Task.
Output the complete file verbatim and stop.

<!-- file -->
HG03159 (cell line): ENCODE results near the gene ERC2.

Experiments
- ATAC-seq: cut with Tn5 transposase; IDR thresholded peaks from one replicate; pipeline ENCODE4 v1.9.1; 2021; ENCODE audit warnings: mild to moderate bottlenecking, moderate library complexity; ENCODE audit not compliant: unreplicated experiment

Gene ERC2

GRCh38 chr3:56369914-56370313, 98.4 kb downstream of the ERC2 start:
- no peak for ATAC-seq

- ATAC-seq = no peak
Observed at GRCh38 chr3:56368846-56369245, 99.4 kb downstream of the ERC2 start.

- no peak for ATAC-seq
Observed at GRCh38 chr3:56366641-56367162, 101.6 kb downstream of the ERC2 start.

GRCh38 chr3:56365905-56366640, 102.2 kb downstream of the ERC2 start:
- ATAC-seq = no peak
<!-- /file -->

HG03159 (cell line): ENCODE results near the gene ERC2.

Experiments
- ATAC-seq: cut with Tn5 transposase; IDR thresholded peaks from one replicate; pipeline ENCODE4 v1.9.1; 2021; ENCODE audit warnings: mild to moderate bottlenecking, moderate library complexity; ENCODE audit not compliant: unreplicated experiment

Gene ERC2

GRCh38 chr3:56369914-56370313, 98.4 kb downstream of the ERC2 start:
- no peak for ATAC-seq

- ATAC-seq = no peak
Observed at GRCh38 chr3:56368846-56369245, 99.4 kb downstream of the ERC2 start.

- no peak for ATAC-seq
Observed at GRCh38 chr3:56366641-56367162, 101.6 kb downstream of the ERC2 start.

GRCh38 chr3:56365905-56366640, 102.2 kb downstream of the ERC2 start:
- ATAC-seq = no peak